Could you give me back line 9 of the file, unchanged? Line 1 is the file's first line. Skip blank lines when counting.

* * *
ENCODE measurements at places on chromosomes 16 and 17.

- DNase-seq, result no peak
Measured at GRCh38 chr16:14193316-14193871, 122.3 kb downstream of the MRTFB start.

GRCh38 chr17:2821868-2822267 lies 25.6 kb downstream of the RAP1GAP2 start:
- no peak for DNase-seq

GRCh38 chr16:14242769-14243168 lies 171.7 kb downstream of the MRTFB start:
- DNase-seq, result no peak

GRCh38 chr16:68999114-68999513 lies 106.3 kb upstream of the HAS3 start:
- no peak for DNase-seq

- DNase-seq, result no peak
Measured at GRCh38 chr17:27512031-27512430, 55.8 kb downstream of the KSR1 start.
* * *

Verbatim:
- no peak for DNase-seq